She loved the beach.
Yesterday I found sand in my shoes.
Today, flecks of seaweed clinging to my clothes.
Now the scent of her coconut tanning lotion traces the air.
I haven’t gone to the beach in the year since she drowned.
I wonder what she’s trying to tell me.
Mary lives on the coast in the south-east of Ireland, where the sea has a habit of seeping into her writing.
I don’t know why the starry sky
I cannot see how the river carves its way all the way to the ocean
I can only dream where songbirds go to die
I don’t know why
or how, left to its own
a salmon spawning upstream
swims hundreds of miles—home.
Todd is an amateur writer and poet. He met the love of his life in a college writing class. Since then, the two have spent their lives together.
This beach, with its smooth stones and jagged waves, was always your favourite, wasn’t it, Mum?
That’s why I’m standing here with you now, one last time, a small tin in my hand that I can’t bring myself to tip. But I know I’ll have no choice in the end.
Laura Besley squeezes writing into the beginning and end of her day, when her young son is sleeping. She has been published in several anthologies and online. She had recently moved back to the UK after ten years abroad.
Kit hopscotches her age over the trash in the parking lot where her friend was last seen more than a month ago.
The happy little jingle is distant at first. An ice-cream truck.
A rusted white van with tinted windows.
Cecilia Dockins lives in Tennessee and spends most of her time wrangling words and parrots. She is a graduate of the Odyssey Writing Workshop. Her fiction has appeared in Sanitarium Magazine, HWA Poetry Showcase Volume I and III, and various anthologies. For more about Cecilia, check out her website at ceciliadockins.com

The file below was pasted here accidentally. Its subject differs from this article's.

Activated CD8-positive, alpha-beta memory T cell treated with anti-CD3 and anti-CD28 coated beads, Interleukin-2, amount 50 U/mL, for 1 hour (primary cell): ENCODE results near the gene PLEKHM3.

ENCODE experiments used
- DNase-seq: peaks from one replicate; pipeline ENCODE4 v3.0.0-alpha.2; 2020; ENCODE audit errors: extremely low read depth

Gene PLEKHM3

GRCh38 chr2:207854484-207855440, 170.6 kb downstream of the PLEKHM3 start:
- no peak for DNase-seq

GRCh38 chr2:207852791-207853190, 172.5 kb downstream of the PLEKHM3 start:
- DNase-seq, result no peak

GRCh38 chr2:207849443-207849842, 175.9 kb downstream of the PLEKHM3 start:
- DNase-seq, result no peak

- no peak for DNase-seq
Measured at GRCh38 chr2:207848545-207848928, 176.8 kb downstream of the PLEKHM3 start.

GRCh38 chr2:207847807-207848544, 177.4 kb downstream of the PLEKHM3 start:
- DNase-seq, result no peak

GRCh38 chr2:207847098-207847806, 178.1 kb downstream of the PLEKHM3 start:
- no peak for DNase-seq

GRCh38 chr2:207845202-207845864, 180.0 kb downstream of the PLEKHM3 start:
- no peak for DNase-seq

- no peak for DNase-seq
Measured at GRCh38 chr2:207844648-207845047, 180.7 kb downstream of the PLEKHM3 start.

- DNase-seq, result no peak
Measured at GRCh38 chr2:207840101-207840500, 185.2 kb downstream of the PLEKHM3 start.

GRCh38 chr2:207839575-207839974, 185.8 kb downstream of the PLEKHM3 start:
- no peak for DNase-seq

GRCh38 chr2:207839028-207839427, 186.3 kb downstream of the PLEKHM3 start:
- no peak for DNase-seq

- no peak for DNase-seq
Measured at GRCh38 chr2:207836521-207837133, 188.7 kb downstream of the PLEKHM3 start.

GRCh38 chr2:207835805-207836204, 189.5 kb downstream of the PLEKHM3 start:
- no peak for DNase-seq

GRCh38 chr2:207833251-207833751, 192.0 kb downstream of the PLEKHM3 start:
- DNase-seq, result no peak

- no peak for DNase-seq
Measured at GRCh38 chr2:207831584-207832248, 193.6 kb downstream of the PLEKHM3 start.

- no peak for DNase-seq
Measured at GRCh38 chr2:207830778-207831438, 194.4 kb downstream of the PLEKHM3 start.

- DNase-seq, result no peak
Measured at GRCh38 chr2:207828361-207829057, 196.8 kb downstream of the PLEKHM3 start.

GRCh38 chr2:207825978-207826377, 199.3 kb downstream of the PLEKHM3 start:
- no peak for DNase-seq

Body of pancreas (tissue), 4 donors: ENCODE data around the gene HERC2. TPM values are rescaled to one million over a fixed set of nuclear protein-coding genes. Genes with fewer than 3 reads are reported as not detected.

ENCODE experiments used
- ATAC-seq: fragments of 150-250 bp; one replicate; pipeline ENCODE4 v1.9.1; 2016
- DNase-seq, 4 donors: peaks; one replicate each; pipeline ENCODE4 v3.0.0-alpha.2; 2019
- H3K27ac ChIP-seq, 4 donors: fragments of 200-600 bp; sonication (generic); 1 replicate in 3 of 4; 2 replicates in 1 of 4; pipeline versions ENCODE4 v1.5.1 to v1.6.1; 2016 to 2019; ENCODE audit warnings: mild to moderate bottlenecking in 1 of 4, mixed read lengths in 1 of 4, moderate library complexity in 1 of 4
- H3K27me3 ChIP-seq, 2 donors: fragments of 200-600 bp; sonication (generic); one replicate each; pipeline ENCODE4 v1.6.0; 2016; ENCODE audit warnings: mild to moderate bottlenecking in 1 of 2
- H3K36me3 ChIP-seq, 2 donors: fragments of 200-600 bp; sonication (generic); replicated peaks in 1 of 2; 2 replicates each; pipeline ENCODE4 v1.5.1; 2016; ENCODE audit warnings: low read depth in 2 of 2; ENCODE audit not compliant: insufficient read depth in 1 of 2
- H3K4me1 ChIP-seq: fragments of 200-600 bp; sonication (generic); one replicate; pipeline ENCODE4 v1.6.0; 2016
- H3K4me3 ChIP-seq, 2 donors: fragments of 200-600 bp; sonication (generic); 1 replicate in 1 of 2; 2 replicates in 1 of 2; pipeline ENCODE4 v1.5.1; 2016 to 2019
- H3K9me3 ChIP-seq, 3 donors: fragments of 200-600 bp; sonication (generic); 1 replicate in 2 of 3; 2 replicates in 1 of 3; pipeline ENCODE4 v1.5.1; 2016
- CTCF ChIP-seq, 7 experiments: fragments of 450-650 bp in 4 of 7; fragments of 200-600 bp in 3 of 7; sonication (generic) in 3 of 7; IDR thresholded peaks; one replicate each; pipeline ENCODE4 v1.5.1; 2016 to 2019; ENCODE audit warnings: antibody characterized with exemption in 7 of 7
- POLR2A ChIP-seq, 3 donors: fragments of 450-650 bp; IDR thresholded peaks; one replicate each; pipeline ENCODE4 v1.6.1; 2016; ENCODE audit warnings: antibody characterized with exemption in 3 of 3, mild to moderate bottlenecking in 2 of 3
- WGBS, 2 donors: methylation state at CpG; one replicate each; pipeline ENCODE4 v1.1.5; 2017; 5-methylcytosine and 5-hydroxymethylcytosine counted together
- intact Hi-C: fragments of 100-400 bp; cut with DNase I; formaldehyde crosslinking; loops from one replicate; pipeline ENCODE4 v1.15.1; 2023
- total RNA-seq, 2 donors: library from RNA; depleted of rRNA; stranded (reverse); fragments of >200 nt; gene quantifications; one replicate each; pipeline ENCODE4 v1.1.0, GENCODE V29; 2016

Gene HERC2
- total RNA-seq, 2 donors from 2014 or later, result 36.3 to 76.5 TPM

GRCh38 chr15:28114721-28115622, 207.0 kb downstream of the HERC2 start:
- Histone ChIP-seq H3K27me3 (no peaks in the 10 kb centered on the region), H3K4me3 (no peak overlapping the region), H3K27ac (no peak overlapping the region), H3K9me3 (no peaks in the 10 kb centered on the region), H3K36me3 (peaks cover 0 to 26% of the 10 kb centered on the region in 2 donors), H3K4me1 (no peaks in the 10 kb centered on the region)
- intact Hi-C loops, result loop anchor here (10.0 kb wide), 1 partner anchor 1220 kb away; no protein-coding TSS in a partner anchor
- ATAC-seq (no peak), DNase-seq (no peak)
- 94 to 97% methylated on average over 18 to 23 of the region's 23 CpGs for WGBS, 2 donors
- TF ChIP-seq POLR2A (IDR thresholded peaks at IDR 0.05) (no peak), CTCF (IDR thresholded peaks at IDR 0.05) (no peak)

He comes to the jam most Sunday nights,
This gentle, unassuming man, carrying his
Note for note, played or sung, pitch perfect and
resonating with feeling.
But it is the hugs he gives so generously and effortlessly,
full of kindness, that seem like music
and feel like love.
Ellen lives in Maine and plays at the jam.
Lune, a savage brute, smothers Sola under his tremendous weight. Everything goes black.
Determined to keep her midday throne, Sola overcomes and bites her aggressor, drawing blood. He concedes, retreating in agony.
Victorious, Sola screams her own praises with fiery breath, reasserting her position as supreme ruler of the skies.
Pontius Paiva’s interest in the phenomena of celestial bodies could only be eclipsed by his desire to make up stories about them. Find out more at pontiuspaiva.com
Daddy was waiting. I saw the TV flickering. I held my breath. I’d already removed my shoes. If I slipped past the doorway I could crawl upstairs undetected. Once in bed he couldn’t do anything. No matter how loud he screamed I’d squeeze shut my eyes and fake dead-to-the-world sleep.
Over the years Bob Thurber’s work has received a long list of awards and prizes. His most recent book is a collection of brief stories titled “Nothing But Trouble.” His first novel, “Paperboy: A Dysfunctional Novel,” was recently rereleased. Visit BobThurber.net.
One spring morning
A strong wind arose
Waking the old trees
Their young leaves shimmied
Like tiny gymnasts stretching
Practicing handstands and cartwheels
While nearby other giants
Stood somber as if caught
By some old trauma
Some unspeakable shame
That had broken
Their mighty spirit
So many long years ago
Matthew lives and grows in Maine.
American Ballet Theatre. Lele auditions tomorrow. Toes blood-raw, shiny cut runs the length of her shin.
Jeté, changement, développé… Feet soaking in tepid water, eyes closed, mentally rehearsing: balance, hold, reach, stretch, point.
Lele wraps her stress fractured arch, traces the stinging laceration—she cut herself so they would see.
Z. Shuff has an M.D. and an M.F.A. She lives, works, and writes in beautiful West Virginia with her husband, their two kids, their dog, and their cat.
A myriad of dots fill the screen. He clicks on one to expand it, then scrolls through as many as he can. In each image he sees only himself. He is the same but subtly different, as each universe is unique.
Somewhere, in at least one, he must be happy.
Tracy Fells lives in West Sussex, England. She has won awards for both fiction and drama. Her short fiction has been widely published in magazines, online, and in anthologies. She is the 2017 Regional Winner (Canada and Europe) for the Commonwealth Short Story Prize and has been shortlisted for the Fish, Brighton, and Willesden Herald Prizes. She tweets as @theliterarypig.